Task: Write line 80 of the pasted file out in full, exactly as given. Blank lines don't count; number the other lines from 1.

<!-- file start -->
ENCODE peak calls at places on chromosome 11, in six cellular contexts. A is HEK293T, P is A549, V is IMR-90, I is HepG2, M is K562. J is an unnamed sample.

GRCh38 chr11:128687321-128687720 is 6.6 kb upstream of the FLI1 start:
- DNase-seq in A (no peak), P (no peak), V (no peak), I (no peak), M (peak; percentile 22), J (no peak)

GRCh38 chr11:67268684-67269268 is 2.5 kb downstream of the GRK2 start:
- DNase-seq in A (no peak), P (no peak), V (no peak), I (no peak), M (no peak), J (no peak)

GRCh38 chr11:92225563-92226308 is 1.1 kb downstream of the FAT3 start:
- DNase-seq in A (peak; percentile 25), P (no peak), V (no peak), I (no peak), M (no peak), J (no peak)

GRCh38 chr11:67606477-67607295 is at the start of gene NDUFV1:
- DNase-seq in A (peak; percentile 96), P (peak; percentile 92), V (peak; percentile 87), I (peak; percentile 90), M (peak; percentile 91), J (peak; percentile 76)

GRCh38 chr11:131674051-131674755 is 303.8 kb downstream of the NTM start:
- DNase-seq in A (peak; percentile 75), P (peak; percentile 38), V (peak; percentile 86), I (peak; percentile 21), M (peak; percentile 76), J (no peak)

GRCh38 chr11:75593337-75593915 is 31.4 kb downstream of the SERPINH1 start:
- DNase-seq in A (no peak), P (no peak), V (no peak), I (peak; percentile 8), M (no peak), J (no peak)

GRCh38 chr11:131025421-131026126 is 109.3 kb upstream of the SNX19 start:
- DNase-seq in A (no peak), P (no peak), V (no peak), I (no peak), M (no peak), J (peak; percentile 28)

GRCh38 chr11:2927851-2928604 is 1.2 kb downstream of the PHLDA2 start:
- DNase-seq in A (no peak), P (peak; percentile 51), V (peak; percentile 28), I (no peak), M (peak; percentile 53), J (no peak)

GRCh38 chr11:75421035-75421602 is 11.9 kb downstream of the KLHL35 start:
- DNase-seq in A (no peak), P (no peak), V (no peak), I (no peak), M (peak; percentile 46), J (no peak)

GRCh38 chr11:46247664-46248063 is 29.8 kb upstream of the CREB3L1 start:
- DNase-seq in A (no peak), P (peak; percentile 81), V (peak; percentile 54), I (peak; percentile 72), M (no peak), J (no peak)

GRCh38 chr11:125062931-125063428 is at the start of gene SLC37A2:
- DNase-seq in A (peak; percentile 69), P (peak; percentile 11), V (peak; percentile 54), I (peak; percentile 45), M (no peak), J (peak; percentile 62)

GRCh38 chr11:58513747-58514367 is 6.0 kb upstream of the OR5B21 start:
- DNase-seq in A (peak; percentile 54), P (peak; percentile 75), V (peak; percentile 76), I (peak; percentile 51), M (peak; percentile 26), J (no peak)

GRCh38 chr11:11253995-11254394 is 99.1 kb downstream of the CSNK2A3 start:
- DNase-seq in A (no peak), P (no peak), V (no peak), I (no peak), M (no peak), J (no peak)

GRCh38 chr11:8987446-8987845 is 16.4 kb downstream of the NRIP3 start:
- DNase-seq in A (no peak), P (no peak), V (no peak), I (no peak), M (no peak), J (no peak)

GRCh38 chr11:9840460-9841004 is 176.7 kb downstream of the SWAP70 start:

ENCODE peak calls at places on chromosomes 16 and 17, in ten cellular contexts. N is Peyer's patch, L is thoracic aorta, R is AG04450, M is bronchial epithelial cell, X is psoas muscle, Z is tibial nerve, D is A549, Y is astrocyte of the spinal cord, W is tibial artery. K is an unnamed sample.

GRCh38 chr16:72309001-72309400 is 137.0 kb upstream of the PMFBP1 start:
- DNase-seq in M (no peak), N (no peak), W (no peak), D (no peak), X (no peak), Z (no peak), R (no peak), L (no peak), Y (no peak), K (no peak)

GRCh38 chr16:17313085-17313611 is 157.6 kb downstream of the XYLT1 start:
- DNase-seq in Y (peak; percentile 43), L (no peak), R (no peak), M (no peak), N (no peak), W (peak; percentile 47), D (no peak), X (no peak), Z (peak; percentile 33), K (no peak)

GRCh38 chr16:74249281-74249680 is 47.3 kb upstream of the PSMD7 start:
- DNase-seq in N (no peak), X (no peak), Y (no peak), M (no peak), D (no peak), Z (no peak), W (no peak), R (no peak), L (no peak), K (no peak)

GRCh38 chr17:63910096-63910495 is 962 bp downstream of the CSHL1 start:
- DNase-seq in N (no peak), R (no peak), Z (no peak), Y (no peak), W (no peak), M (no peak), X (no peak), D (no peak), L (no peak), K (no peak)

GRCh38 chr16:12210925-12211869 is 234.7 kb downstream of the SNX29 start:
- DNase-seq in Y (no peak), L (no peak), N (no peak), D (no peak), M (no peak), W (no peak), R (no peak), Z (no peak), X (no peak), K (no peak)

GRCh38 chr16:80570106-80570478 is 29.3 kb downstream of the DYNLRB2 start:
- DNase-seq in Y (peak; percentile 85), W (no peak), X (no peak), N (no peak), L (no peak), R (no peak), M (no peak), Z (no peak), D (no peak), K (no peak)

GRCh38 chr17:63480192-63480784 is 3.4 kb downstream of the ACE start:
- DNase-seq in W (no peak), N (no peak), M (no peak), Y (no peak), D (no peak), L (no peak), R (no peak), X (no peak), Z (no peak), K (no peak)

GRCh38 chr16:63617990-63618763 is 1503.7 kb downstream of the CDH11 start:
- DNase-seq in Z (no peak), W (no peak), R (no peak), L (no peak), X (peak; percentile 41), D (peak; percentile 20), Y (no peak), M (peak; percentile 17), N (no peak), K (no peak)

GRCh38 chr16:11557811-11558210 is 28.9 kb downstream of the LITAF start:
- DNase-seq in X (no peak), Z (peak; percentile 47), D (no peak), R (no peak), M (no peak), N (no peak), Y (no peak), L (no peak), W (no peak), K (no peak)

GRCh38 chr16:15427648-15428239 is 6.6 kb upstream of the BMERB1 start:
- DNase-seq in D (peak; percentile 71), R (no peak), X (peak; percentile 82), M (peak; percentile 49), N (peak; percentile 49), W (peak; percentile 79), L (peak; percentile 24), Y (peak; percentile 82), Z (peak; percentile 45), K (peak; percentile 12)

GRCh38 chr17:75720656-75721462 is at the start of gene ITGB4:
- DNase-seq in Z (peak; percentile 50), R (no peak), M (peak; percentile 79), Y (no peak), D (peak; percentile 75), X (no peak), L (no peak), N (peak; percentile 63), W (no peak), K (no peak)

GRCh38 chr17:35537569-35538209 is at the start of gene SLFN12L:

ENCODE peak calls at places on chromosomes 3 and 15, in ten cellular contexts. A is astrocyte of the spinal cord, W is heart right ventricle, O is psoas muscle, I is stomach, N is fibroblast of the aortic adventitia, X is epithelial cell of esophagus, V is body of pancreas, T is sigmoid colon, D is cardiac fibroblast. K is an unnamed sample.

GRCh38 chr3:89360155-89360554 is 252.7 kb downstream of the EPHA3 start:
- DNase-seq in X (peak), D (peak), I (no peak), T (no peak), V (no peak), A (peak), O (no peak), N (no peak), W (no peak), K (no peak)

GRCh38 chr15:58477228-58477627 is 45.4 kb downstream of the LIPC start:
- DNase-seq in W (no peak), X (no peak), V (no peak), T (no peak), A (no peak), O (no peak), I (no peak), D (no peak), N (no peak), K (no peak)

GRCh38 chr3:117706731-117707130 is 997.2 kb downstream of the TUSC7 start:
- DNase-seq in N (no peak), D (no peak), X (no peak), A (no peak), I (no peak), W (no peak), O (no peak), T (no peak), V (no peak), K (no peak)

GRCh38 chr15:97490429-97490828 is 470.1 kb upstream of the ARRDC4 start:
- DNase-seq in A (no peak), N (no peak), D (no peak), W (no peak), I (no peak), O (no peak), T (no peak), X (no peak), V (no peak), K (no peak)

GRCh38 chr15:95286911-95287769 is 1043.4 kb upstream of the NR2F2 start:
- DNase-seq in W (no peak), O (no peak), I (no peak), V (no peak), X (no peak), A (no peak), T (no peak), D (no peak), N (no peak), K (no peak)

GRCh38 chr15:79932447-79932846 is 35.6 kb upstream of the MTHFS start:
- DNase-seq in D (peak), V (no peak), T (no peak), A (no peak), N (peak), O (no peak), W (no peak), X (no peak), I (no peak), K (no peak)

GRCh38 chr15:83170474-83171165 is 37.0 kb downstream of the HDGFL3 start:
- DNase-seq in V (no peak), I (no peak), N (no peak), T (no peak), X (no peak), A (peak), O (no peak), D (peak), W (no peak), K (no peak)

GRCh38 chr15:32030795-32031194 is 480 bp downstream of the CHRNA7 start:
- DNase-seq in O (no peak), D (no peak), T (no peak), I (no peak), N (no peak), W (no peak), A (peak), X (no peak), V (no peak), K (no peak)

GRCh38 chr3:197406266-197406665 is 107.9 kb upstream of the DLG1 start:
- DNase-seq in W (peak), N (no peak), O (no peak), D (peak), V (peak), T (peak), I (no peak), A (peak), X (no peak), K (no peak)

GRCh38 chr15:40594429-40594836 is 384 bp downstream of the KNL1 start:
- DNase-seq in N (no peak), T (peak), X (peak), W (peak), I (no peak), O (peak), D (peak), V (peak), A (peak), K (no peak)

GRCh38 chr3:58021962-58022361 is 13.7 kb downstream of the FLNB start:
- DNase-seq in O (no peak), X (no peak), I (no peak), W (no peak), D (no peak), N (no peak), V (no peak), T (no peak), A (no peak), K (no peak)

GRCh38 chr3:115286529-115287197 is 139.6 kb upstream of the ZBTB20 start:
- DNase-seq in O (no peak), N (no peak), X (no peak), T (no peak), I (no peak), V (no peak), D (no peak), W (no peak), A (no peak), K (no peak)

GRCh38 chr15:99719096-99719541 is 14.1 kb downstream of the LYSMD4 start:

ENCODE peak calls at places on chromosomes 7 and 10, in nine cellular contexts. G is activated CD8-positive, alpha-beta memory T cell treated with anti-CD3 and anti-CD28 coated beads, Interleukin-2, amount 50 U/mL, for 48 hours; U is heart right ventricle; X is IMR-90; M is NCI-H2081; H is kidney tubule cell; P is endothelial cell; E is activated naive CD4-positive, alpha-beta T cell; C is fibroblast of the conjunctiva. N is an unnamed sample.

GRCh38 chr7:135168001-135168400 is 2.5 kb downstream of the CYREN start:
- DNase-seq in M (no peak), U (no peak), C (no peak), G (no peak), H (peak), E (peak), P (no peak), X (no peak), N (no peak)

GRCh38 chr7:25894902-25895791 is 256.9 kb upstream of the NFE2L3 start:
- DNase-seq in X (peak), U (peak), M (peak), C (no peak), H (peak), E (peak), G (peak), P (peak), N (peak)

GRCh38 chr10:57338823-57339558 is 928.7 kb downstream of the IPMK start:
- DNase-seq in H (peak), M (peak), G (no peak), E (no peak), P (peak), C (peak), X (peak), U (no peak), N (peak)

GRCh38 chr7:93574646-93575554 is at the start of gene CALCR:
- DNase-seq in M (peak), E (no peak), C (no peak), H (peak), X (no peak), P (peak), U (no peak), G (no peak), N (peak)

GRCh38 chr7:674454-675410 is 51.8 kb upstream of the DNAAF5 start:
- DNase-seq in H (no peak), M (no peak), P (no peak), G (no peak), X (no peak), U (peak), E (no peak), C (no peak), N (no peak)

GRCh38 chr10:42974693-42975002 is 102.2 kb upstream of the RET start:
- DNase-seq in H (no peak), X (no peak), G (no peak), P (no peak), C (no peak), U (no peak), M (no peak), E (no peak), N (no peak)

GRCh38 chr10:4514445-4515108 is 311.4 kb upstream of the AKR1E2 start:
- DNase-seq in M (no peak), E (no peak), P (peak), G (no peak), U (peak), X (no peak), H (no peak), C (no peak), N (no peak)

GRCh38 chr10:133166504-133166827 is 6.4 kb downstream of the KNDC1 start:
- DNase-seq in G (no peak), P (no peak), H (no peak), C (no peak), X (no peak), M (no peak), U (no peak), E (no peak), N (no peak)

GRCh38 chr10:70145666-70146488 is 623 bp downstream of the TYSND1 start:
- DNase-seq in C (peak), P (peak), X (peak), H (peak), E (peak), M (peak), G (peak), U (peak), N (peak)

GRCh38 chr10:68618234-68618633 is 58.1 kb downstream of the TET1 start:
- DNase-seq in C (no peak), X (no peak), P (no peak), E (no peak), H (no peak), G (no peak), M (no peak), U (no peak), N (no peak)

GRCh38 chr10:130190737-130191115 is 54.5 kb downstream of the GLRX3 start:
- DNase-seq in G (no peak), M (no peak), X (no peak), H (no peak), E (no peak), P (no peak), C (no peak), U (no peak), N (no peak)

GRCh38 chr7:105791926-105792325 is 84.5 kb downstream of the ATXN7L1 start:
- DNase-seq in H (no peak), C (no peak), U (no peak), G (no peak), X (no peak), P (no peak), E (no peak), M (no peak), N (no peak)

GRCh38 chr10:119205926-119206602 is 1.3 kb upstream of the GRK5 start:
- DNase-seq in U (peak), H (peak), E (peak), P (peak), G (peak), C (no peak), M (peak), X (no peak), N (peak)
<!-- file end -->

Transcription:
GRCh38 chr15:99719096-99719541 is 14.1 kb downstream of the LYSMD4 start: